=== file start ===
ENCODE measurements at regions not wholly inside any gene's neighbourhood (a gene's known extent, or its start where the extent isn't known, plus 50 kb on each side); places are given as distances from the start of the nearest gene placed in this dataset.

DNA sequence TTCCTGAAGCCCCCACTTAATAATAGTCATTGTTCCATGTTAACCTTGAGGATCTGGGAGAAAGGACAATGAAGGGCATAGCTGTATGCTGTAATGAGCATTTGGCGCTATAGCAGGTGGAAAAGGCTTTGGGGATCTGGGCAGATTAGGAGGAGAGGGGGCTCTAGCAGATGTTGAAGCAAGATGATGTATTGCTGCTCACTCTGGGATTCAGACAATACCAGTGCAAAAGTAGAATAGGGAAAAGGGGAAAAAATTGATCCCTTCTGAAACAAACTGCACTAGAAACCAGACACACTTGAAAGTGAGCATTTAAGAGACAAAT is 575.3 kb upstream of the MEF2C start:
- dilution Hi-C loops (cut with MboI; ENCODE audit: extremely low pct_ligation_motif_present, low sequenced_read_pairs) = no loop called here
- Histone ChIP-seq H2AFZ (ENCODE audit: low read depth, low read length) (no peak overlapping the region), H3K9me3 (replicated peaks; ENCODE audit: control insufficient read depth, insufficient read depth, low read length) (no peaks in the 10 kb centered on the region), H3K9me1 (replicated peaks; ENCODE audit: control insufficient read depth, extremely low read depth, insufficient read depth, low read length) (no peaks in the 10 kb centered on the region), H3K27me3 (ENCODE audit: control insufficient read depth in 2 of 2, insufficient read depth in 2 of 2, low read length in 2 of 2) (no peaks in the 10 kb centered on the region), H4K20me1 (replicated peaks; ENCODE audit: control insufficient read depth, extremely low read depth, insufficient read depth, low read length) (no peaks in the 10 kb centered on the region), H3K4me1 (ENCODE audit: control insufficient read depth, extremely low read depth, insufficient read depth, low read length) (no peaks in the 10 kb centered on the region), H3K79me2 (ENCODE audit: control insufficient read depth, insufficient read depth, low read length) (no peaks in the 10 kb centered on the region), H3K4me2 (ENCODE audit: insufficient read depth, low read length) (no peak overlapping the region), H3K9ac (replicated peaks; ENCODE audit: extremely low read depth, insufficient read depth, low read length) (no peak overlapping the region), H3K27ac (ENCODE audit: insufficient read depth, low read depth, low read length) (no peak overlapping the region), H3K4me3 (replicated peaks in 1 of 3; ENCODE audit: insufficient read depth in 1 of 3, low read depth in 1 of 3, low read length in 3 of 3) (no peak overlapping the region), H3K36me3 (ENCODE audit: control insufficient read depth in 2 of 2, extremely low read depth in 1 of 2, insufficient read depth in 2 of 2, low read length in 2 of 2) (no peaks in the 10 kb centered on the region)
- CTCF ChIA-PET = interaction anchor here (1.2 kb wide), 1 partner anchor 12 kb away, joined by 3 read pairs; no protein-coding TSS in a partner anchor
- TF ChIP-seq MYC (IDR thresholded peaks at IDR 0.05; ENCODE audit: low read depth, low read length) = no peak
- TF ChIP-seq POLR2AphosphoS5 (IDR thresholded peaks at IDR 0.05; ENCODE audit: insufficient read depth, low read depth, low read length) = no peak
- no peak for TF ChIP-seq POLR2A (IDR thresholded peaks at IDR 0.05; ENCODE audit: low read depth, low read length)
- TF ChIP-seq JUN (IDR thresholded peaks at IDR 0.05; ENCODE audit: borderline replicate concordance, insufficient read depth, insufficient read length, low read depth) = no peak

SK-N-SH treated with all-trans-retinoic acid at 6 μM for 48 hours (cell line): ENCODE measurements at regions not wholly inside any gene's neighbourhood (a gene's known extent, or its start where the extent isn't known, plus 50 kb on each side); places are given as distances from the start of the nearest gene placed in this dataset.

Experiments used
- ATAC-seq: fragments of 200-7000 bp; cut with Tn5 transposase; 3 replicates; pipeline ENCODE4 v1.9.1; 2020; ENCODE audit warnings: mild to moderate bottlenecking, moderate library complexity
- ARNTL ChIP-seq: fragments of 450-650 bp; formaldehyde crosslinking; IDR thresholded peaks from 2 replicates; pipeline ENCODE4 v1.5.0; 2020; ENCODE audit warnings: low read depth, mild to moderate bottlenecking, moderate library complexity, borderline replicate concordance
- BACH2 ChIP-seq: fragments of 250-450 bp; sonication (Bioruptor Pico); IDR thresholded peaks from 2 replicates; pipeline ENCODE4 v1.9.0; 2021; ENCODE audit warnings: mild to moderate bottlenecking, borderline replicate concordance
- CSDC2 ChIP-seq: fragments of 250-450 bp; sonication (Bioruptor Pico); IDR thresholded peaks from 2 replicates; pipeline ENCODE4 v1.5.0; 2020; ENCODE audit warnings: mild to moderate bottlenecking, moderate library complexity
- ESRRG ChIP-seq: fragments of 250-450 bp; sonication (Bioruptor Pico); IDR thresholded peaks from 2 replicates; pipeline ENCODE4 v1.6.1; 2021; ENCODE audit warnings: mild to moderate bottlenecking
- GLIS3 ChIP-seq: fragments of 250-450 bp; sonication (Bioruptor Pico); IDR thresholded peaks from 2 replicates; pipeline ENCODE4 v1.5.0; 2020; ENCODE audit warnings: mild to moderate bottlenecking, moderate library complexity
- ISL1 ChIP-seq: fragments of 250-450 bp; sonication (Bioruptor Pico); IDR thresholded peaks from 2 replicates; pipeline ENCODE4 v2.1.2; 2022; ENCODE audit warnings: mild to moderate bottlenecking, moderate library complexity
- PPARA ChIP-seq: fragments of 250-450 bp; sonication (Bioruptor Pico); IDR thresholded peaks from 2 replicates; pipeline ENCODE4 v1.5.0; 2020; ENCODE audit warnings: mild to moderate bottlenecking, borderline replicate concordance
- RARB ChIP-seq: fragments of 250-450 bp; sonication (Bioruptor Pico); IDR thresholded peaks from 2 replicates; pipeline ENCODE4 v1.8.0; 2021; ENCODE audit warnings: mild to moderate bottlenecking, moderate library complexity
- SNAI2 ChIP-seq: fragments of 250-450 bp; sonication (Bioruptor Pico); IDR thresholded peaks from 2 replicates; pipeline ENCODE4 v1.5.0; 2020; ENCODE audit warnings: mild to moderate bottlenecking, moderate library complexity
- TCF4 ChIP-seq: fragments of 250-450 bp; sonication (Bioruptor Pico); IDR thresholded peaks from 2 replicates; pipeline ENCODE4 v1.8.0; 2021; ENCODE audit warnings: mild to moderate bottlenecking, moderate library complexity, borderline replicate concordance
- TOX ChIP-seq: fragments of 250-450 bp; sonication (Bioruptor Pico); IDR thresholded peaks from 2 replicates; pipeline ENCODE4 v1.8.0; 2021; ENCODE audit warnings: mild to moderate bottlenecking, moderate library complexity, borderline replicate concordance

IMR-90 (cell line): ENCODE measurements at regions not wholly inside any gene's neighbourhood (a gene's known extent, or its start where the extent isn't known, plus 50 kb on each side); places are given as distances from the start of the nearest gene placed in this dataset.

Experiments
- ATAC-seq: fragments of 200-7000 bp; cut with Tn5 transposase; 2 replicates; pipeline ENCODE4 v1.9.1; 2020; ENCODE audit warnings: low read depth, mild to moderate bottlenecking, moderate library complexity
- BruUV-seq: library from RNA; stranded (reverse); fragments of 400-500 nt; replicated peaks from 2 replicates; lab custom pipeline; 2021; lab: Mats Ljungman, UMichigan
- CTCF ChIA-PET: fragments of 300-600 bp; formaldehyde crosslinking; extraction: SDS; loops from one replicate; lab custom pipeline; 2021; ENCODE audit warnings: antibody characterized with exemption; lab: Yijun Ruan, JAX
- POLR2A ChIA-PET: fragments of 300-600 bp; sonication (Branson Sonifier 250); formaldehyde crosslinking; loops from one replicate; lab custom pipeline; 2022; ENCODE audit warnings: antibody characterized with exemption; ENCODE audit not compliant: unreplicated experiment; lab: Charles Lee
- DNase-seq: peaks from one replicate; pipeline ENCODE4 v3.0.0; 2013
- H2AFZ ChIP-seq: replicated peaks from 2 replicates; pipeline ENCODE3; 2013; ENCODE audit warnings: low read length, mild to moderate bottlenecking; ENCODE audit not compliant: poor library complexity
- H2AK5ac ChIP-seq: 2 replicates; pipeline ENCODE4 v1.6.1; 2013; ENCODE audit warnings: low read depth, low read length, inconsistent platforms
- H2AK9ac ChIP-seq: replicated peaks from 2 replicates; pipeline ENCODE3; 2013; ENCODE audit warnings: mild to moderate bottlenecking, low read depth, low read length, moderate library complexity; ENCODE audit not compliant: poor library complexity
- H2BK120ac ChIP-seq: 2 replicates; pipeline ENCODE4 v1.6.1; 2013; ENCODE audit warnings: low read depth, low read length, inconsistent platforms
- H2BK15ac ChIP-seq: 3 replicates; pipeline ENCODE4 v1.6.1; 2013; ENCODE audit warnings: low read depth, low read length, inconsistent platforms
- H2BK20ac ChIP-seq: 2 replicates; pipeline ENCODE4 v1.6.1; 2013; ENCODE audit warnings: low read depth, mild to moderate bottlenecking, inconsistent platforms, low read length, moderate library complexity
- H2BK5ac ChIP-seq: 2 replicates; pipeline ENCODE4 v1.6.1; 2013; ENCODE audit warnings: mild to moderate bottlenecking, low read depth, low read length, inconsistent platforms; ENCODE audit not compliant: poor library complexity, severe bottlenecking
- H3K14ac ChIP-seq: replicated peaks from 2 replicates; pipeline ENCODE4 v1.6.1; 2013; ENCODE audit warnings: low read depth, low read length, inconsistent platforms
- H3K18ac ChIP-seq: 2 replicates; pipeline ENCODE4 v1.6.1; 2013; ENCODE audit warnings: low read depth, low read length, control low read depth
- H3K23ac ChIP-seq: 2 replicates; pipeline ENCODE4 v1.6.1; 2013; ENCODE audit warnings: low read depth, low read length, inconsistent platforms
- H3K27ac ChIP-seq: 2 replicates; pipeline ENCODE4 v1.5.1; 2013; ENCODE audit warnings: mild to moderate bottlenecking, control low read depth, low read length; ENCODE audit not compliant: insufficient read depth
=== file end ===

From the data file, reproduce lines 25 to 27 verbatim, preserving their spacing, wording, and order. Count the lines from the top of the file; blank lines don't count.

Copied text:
Experiments
- ATAC-seq: fragments of 200-7000 bp; cut with Tn5 transposase; 2 replicates; pipeline ENCODE4 v1.9.1; 2020; ENCODE audit warnings: low read depth, mild to moderate bottlenecking, moderate library complexity
- BruUV-seq: library from RNA; stranded (reverse); fragments of 400-500 nt; replicated peaks from 2 replicates; lab custom pipeline; 2021; lab: Mats Ljungman, UMichigan